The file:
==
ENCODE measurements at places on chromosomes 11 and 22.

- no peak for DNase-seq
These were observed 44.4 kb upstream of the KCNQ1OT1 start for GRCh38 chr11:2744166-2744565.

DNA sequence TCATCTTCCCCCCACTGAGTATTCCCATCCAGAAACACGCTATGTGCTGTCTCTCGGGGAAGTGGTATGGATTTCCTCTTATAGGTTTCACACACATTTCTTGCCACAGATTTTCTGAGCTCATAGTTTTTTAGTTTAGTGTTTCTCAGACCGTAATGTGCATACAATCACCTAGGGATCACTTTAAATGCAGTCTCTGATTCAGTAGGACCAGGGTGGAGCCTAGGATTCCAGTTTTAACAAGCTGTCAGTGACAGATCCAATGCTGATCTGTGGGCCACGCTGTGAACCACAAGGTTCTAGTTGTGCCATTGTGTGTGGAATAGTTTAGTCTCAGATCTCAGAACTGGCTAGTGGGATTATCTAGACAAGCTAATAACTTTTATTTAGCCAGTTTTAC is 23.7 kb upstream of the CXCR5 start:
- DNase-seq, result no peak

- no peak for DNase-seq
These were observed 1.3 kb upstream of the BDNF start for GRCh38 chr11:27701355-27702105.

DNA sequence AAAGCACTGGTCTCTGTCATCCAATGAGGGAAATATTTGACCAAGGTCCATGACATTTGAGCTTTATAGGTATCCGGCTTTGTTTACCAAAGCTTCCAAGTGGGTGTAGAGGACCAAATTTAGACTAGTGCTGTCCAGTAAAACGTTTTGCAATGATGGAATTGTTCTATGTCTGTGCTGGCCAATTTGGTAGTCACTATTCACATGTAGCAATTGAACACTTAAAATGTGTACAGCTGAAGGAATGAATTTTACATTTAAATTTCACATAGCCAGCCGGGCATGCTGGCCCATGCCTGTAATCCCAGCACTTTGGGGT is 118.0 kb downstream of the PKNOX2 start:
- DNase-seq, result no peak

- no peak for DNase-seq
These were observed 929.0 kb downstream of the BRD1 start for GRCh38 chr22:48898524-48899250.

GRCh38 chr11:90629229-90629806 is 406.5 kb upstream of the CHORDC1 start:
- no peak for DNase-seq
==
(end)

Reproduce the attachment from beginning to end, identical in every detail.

ENCODE measurements at places on chromosomes 11 and 22.

- no peak for DNase-seq
These were observed 44.4 kb upstream of the KCNQ1OT1 start for GRCh38 chr11:2744166-2744565.

DNA sequence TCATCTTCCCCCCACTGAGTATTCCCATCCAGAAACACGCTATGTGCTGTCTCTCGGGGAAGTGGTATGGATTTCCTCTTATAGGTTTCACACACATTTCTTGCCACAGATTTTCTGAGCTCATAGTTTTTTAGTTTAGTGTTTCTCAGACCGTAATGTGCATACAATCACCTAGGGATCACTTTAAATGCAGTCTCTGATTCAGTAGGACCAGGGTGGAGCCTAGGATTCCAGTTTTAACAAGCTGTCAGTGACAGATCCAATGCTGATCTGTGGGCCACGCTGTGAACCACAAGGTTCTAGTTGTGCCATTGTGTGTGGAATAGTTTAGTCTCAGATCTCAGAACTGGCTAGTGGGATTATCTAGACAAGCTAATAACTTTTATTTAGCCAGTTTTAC is 23.7 kb upstream of the CXCR5 start:
- DNase-seq, result no peak

- no peak for DNase-seq
These were observed 1.3 kb upstream of the BDNF start for GRCh38 chr11:27701355-27702105.

DNA sequence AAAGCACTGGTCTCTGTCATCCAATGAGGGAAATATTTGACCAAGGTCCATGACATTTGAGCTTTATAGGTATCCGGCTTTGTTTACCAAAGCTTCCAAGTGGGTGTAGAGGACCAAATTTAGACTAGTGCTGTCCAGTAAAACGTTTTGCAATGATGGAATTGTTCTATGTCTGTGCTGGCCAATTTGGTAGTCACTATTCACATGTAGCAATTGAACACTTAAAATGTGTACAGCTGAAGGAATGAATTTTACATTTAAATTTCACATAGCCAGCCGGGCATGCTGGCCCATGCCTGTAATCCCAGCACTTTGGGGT is 118.0 kb downstream of the PKNOX2 start:
- DNase-seq, result no peak

- no peak for DNase-seq
These were observed 929.0 kb downstream of the BRD1 start for GRCh38 chr22:48898524-48899250.

GRCh38 chr11:90629229-90629806 is 406.5 kb upstream of the CHORDC1 start:
- no peak for DNase-seq